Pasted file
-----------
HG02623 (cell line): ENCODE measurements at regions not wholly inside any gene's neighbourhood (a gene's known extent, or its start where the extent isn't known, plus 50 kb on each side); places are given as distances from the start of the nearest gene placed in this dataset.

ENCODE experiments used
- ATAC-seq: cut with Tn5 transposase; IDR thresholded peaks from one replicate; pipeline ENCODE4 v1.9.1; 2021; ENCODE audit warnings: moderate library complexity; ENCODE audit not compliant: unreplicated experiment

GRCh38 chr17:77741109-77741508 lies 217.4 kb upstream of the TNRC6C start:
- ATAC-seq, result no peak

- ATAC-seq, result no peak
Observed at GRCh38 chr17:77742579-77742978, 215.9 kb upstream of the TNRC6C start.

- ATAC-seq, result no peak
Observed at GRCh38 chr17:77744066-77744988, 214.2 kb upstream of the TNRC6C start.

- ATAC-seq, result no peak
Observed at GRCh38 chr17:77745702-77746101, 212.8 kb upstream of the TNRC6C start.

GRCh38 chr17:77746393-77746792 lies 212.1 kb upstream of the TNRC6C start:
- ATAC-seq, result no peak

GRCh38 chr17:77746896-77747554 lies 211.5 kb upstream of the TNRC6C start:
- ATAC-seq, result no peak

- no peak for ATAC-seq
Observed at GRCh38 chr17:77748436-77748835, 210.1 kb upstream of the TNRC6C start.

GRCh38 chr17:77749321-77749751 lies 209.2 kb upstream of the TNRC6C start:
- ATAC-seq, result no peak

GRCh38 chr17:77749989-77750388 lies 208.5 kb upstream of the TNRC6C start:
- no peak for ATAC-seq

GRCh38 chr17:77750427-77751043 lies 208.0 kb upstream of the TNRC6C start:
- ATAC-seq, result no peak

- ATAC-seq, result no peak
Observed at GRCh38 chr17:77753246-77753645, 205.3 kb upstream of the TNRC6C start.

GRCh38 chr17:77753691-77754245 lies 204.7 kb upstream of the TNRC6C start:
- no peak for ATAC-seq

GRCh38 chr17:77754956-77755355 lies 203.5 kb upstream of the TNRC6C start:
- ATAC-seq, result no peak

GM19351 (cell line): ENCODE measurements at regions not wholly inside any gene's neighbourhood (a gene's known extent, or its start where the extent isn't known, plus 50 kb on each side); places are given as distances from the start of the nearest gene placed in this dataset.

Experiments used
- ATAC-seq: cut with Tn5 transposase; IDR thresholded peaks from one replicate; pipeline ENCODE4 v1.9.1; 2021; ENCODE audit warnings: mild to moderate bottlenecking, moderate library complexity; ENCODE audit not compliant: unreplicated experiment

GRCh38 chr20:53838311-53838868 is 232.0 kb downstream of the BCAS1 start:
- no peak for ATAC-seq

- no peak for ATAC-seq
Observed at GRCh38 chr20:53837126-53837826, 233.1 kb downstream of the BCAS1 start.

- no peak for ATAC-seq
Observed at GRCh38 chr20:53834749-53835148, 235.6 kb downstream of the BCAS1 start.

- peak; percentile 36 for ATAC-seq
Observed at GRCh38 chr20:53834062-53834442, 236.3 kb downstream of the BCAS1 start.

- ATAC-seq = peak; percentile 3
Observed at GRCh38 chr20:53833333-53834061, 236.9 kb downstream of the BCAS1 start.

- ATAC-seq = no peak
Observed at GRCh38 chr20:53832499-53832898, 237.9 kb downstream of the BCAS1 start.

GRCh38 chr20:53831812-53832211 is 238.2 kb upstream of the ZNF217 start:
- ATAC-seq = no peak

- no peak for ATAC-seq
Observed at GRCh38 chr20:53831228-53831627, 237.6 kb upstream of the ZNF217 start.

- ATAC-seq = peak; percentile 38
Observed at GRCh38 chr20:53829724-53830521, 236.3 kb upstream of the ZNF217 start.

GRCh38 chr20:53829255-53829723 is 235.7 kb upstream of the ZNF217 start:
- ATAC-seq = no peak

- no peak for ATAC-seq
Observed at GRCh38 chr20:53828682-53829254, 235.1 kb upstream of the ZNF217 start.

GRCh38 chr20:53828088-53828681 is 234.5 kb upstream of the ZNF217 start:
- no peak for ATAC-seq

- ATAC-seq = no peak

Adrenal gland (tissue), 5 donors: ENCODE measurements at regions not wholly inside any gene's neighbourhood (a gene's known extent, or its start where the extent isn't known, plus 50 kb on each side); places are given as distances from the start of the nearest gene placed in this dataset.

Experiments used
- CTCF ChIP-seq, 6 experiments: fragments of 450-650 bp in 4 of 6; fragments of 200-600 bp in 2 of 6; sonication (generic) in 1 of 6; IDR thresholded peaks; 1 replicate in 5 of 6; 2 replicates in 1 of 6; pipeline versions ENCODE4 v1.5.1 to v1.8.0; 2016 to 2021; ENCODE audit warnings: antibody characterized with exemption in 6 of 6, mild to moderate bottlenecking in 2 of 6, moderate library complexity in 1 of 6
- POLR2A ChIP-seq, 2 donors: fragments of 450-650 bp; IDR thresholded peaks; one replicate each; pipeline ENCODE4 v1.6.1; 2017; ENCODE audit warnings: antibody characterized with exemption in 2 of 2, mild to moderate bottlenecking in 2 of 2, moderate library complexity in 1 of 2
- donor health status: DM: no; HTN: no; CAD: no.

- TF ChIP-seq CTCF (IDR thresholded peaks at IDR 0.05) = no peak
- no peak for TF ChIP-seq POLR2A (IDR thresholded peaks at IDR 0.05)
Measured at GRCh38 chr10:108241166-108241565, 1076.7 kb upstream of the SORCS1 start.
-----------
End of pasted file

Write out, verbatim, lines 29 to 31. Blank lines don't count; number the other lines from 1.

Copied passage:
- ATAC-seq, result no peak

GM19351 (cell line): ENCODE measurements at regions not wholly inside any gene's neighbourhood (a gene's known extent, or its start where the extent isn't known, plus 50 kb on each side); places are given as distances from the start of the nearest gene placed in this dataset.

Experiments used